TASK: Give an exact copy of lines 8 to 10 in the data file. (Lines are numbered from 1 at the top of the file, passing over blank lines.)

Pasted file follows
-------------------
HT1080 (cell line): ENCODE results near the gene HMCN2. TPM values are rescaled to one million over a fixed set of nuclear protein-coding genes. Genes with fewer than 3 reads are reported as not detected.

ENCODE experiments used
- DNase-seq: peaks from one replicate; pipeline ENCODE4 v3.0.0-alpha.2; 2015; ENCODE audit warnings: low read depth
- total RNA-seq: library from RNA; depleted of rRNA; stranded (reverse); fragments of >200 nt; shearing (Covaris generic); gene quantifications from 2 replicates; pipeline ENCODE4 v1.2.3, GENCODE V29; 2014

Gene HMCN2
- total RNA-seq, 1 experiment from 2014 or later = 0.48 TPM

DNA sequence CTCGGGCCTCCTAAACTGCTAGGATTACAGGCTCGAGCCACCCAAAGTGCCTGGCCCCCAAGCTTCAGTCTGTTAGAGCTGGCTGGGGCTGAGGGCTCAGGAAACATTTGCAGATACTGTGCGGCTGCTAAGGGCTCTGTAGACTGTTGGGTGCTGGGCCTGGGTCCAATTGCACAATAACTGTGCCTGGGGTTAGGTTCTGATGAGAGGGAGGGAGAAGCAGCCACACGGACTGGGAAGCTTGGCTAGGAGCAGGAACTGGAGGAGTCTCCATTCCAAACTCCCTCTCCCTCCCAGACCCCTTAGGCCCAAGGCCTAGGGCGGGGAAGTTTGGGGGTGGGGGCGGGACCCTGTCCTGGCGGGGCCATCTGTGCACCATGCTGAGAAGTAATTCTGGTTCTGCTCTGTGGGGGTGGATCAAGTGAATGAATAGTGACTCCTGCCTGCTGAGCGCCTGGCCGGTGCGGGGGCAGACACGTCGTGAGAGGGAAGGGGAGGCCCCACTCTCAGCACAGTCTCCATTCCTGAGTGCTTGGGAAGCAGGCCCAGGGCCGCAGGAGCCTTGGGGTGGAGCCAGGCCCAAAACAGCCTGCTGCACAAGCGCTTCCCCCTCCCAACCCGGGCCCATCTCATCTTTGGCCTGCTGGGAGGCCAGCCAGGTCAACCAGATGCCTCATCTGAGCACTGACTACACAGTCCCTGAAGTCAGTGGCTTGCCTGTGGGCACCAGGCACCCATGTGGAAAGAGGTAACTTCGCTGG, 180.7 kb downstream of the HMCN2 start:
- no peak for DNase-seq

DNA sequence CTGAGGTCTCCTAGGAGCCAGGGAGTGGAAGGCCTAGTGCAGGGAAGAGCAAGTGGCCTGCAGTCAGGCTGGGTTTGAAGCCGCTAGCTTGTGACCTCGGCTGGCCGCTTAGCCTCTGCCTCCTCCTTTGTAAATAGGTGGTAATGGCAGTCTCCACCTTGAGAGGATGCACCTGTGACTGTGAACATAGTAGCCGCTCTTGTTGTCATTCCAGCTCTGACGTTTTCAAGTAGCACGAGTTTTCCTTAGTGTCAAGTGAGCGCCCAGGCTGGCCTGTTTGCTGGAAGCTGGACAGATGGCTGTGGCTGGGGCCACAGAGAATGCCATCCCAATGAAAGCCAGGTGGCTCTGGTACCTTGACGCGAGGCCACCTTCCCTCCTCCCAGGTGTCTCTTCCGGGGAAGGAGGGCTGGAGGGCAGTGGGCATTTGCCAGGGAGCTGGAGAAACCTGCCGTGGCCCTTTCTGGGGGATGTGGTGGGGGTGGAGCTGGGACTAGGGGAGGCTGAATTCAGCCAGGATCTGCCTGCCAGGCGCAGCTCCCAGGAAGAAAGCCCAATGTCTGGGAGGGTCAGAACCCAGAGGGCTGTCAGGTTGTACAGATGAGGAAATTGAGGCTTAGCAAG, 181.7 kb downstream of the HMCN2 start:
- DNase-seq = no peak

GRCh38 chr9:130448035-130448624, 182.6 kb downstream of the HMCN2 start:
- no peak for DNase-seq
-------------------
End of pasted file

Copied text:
- no peak for DNase-seq

DNA sequence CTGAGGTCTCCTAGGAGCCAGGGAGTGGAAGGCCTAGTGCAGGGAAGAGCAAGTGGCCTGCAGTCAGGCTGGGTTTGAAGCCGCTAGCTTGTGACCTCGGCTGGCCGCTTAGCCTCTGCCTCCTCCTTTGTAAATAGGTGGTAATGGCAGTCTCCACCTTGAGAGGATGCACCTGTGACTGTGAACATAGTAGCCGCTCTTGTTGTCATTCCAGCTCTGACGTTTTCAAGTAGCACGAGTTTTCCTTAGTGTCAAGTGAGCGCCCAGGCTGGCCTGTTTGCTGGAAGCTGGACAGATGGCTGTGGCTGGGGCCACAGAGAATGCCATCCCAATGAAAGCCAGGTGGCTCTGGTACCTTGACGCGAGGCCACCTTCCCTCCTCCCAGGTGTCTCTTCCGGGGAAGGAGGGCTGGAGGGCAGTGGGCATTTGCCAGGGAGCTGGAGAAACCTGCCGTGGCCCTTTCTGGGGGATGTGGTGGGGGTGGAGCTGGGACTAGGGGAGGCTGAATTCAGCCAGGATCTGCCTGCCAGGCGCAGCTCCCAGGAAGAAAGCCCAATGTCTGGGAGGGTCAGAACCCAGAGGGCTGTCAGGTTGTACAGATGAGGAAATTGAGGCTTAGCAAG, 181.7 kb downstream of the HMCN2 start:
- DNase-seq = no peak